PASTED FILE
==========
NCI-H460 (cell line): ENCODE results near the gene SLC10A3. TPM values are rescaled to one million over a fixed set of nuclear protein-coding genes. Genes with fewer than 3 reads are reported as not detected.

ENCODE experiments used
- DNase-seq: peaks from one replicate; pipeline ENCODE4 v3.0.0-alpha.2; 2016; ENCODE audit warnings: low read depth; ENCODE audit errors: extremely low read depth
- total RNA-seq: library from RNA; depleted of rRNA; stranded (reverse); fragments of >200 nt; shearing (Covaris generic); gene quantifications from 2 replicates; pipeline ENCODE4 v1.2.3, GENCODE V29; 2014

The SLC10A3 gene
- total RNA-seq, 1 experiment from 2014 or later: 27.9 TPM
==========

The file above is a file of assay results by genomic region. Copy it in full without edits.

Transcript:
NCI-H460 (cell line): ENCODE results near the gene SLC10A3. TPM values are rescaled to one million over a fixed set of nuclear protein-coding genes. Genes with fewer than 3 reads are reported as not detected.

ENCODE experiments used
- DNase-seq: peaks from one replicate; pipeline ENCODE4 v3.0.0-alpha.2; 2016; ENCODE audit warnings: low read depth; ENCODE audit errors: extremely low read depth
- total RNA-seq: library from RNA; depleted of rRNA; stranded (reverse); fragments of >200 nt; shearing (Covaris generic); gene quantifications from 2 replicates; pipeline ENCODE4 v1.2.3, GENCODE V29; 2014

The SLC10A3 gene
- total RNA-seq, 1 experiment from 2014 or later: 27.9 TPM